The prosecutor rented an orchard of the Reverend Samuel Marsden, and lived on it alone; on the night of the day laid in the indictment, he was watching the pear trees in the orchard; was armed with a gun and a hay-fork; the door of his hut was open; after watching some hours, during which it rained heavily, the prosecutor fell asleep; was awakened by something being forced over his head; believed it to be a bag; felt somebody in the act of tying a cord round it, who went away; witness got the bag off his head, and ran out into the garden; saw two men in the act of taking the fruit from the trees; on witness' approach they attacked him; one man had a gun, which he presented, and swore with dreadful imprecations, that if witness made the least noise or resistance, he would blow his head off; witness then received a stroke with a musket, which felled him to the ground; the three men were present; they asked witness, as he lay, where his money was; witness replied that he had none; one of them said d--n the old b--r, lets broil him into a confession of it; they then carried him into the hut, tied his hands, and threw him on the fire; witness had no power to save himself; after torturing him in this way for some time, witness begged them to take him off the fire and he would tell them where his money was; he was burned in a dreadful manner in various parts of the body; they took him off the fire, but as witness hesitated for a short time, they put him on again; witness then informed them where to find his money, when they took £70 in notes; there was no light in the hut but the light of the fire; witness described two of the men, one was a short, rather stout man, with broad face, pock-pitted, and sallow complexion; the other was a tall man, with a long visage; did not see countenance of the third man; the tall man went to the door and had some conversation with the third man; when he returned, he went to the place from which the money had been taken, and found £4 in silver; the hut is built of slabs, and lined with bark, which they pulled down in search of more booty; finding none, the short man said come, lets settle him, when the bag was again put on, and the prosecutor's feet and hands' tied; two of them packed up a quantity of slops, flour, and sugar, which they took away; on going out, they desired prosecutor not to stir on pain of having his head blown off, and at the same time pointing the musket at his head; witness managed to extricate his feet from the cords with which they were tied, and released his head from the bag, untie his hands; witness went to Capt. Barnes'; saw Samuel Mansfield, who dressed the burns, and he remained there until day-break, when, accompanied by Mansfield, he returned to the hut; the ground was soft, and foot marks were tracked from the hut to the road leading from Parramatta to Kissing Point, along which, and also along the turn off to the residence of one Terry McManus, the footsteps were distinctly perceptible; some grass land intervening between the road and Terry McManus's house, all further traces were lost; the ground was soft in every other direction, but no footsteps were to be seen; witness obtained a search warrant, but no traces of the property could be discovered; on returning to his hut, witness received information which caused him to have the prisoners apprehended; there was also one of McManus's men brought to witness, but he was not of the party; on witness pointing out the shorter of the prisoners, he trembled exceedingly; witness could not swear positively to the identity of the prisoners, but they were, to the best of  his opinion, the men who had robbed him; witness here pointed to the men individually, describing their conduct on the occasion respectively; on the return of witness to the hut, he found a bag in the place where the scuffle had taken place; the bag was marked ``Edmund Lockyer" in several places.  The witness underwent a rigid cross-examination by Mr. Rowe; had never told a different story as to the transaction; had never accused any other persons of the robbery; there was a Government gang at about three-quarters of a mile from his hut; the bag left on his head had a broad arrow on it; did not see the shoes, found in the hut after the robbery, tried on any of the prisoners; was not sent to this Country for perjury; was twice transported here; arrived here first by the Atlas, for stealing a goose; second time by the Marquis of Huntley, for stealing a bushel of wheat.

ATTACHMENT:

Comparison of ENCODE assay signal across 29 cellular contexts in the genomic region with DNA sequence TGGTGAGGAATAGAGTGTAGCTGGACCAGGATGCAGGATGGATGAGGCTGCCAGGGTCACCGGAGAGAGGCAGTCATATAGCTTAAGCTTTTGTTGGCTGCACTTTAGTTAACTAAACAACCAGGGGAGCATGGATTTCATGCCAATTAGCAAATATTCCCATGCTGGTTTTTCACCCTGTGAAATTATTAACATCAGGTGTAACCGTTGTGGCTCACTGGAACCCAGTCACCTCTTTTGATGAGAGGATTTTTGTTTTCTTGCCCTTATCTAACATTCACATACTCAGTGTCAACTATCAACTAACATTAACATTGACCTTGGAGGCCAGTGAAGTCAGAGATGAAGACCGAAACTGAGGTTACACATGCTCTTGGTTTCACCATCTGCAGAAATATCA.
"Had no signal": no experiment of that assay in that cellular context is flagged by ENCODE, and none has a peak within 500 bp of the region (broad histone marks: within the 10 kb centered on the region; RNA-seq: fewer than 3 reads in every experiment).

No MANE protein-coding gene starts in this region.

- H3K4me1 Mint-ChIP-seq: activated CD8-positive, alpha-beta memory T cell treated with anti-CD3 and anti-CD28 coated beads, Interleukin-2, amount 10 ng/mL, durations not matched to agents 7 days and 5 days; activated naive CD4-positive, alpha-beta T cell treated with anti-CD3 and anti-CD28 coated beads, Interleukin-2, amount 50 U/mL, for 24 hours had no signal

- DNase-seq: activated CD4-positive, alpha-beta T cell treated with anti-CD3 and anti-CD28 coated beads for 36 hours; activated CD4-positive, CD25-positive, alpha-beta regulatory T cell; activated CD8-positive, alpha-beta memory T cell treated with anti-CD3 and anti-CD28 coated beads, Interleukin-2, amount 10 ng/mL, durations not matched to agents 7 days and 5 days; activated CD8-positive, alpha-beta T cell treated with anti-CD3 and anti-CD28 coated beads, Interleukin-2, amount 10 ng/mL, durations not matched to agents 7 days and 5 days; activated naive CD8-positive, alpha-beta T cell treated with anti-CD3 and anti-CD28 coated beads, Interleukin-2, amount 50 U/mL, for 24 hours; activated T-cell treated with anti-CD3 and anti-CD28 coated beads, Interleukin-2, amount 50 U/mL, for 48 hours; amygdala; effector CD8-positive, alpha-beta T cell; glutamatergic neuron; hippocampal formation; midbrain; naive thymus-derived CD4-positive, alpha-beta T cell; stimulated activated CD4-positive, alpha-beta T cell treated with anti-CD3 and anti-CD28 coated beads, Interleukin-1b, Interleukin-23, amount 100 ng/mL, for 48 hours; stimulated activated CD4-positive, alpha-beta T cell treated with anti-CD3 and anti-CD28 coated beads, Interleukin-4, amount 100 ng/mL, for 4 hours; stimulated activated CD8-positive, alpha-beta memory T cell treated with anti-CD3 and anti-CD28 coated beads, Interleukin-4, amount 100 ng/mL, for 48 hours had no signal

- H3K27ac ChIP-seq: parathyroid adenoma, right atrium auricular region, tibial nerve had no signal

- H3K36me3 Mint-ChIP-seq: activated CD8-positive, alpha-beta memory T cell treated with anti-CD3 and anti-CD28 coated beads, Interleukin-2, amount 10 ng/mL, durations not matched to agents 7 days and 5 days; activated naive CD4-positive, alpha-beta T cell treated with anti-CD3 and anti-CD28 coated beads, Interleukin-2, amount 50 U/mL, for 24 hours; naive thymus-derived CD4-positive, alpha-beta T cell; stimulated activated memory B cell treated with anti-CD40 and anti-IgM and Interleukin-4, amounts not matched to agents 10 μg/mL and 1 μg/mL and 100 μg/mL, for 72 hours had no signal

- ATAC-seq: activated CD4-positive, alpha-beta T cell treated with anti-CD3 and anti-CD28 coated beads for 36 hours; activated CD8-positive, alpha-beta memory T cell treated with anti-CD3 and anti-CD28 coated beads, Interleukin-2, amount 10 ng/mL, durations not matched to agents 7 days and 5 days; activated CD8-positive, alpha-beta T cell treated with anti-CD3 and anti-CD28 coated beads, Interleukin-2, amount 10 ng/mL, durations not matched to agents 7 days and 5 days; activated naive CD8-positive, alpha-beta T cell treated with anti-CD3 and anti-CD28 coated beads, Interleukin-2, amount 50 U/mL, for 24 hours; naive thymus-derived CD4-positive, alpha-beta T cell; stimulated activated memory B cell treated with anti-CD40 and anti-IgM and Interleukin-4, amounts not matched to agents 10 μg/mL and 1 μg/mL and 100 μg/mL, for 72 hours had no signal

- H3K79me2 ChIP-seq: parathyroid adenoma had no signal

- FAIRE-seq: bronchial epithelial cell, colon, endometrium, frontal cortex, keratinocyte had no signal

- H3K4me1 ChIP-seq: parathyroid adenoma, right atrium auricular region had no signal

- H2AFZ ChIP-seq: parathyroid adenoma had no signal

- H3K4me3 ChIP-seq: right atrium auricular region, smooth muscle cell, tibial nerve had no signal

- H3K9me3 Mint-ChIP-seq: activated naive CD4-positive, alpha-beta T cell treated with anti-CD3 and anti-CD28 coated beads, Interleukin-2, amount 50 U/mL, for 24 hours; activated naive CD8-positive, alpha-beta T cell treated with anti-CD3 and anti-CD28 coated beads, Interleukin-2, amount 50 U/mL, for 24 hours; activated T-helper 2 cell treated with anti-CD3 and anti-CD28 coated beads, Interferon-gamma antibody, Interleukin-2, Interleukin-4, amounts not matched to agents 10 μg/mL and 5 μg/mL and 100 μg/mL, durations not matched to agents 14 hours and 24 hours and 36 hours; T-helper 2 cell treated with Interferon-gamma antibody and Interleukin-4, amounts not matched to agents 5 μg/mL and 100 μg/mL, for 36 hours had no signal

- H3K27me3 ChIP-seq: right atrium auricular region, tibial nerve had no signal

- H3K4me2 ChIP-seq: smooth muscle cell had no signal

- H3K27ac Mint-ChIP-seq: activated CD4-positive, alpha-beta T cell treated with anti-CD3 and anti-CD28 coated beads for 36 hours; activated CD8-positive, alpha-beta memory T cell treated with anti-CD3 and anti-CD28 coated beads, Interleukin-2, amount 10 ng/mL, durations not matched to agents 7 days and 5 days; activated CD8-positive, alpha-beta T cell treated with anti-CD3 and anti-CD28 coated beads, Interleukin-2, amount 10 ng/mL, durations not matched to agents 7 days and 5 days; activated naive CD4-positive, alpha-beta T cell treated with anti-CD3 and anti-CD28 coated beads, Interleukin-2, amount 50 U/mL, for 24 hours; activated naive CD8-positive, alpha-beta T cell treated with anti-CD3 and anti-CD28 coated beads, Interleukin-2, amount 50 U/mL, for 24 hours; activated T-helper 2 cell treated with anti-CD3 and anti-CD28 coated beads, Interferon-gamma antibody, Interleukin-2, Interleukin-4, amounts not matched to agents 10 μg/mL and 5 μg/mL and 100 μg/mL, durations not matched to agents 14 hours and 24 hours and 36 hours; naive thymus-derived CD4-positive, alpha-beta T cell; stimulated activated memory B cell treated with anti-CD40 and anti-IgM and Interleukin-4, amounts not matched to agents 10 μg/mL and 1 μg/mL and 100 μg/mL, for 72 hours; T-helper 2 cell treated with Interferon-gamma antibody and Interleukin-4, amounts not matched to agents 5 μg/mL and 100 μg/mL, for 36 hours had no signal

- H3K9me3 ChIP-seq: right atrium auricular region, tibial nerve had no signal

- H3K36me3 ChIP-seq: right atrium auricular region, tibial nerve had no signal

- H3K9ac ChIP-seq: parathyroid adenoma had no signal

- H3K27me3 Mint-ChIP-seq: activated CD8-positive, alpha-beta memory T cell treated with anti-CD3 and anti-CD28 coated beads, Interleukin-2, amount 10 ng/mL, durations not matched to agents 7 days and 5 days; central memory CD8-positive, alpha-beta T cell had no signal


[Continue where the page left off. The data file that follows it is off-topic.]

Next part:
The Solicitor General objected to this line of examination, but His Honor stated it to be proper under the circumstances of the Colony, in order to enable the Jury to judge of the credibility of a witness, though he much regretted the necessity of it.